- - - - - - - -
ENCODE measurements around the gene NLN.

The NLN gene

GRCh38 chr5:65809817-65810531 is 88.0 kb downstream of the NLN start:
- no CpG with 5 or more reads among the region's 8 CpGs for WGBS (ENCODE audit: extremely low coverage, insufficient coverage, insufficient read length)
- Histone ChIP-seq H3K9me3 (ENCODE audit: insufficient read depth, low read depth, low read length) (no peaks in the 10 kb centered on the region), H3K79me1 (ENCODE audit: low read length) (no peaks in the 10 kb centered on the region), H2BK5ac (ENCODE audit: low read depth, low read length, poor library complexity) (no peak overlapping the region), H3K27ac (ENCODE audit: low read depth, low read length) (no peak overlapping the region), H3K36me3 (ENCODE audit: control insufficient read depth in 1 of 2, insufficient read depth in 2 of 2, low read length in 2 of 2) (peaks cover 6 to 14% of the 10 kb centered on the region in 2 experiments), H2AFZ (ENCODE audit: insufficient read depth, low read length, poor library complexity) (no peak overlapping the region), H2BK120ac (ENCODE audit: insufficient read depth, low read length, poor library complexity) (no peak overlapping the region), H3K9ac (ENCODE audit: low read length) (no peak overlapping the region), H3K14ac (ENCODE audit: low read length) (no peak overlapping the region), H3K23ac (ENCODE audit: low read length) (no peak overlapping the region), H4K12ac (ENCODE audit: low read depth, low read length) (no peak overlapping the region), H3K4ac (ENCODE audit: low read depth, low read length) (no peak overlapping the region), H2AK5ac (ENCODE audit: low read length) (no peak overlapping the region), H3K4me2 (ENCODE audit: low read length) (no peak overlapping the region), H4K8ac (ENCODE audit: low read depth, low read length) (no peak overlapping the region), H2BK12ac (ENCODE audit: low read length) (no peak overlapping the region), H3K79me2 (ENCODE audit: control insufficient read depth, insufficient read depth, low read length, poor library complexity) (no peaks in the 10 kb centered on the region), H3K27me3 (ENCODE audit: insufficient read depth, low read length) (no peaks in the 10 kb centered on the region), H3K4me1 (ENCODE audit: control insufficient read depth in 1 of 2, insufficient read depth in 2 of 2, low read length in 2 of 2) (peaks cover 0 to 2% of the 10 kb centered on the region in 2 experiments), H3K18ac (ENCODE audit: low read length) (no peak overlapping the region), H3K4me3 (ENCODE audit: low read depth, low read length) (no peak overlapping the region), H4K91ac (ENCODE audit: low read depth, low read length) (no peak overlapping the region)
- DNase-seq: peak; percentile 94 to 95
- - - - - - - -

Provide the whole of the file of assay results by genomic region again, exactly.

ENCODE measurements around the gene NLN.

The NLN gene

GRCh38 chr5:65809817-65810531 is 88.0 kb downstream of the NLN start:
- no CpG with 5 or more reads among the region's 8 CpGs for WGBS (ENCODE audit: extremely low coverage, insufficient coverage, insufficient read length)
- Histone ChIP-seq H3K9me3 (ENCODE audit: insufficient read depth, low read depth, low read length) (no peaks in the 10 kb centered on the region), H3K79me1 (ENCODE audit: low read length) (no peaks in the 10 kb centered on the region), H2BK5ac (ENCODE audit: low read depth, low read length, poor library complexity) (no peak overlapping the region), H3K27ac (ENCODE audit: low read depth, low read length) (no peak overlapping the region), H3K36me3 (ENCODE audit: control insufficient read depth in 1 of 2, insufficient read depth in 2 of 2, low read length in 2 of 2) (peaks cover 6 to 14% of the 10 kb centered on the region in 2 experiments), H2AFZ (ENCODE audit: insufficient read depth, low read length, poor library complexity) (no peak overlapping the region), H2BK120ac (ENCODE audit: insufficient read depth, low read length, poor library complexity) (no peak overlapping the region), H3K9ac (ENCODE audit: low read length) (no peak overlapping the region), H3K14ac (ENCODE audit: low read length) (no peak overlapping the region), H3K23ac (ENCODE audit: low read length) (no peak overlapping the region), H4K12ac (ENCODE audit: low read depth, low read length) (no peak overlapping the region), H3K4ac (ENCODE audit: low read depth, low read length) (no peak overlapping the region), H2AK5ac (ENCODE audit: low read length) (no peak overlapping the region), H3K4me2 (ENCODE audit: low read length) (no peak overlapping the region), H4K8ac (ENCODE audit: low read depth, low read length) (no peak overlapping the region), H2BK12ac (ENCODE audit: low read length) (no peak overlapping the region), H3K79me2 (ENCODE audit: control insufficient read depth, insufficient read depth, low read length, poor library complexity) (no peaks in the 10 kb centered on the region), H3K27me3 (ENCODE audit: insufficient read depth, low read length) (no peaks in the 10 kb centered on the region), H3K4me1 (ENCODE audit: control insufficient read depth in 1 of 2, insufficient read depth in 2 of 2, low read length in 2 of 2) (peaks cover 0 to 2% of the 10 kb centered on the region in 2 experiments), H3K18ac (ENCODE audit: low read length) (no peak overlapping the region), H3K4me3 (ENCODE audit: low read depth, low read length) (no peak overlapping the region), H4K91ac (ENCODE audit: low read depth, low read length) (no peak overlapping the region)
- DNase-seq: peak; percentile 94 to 95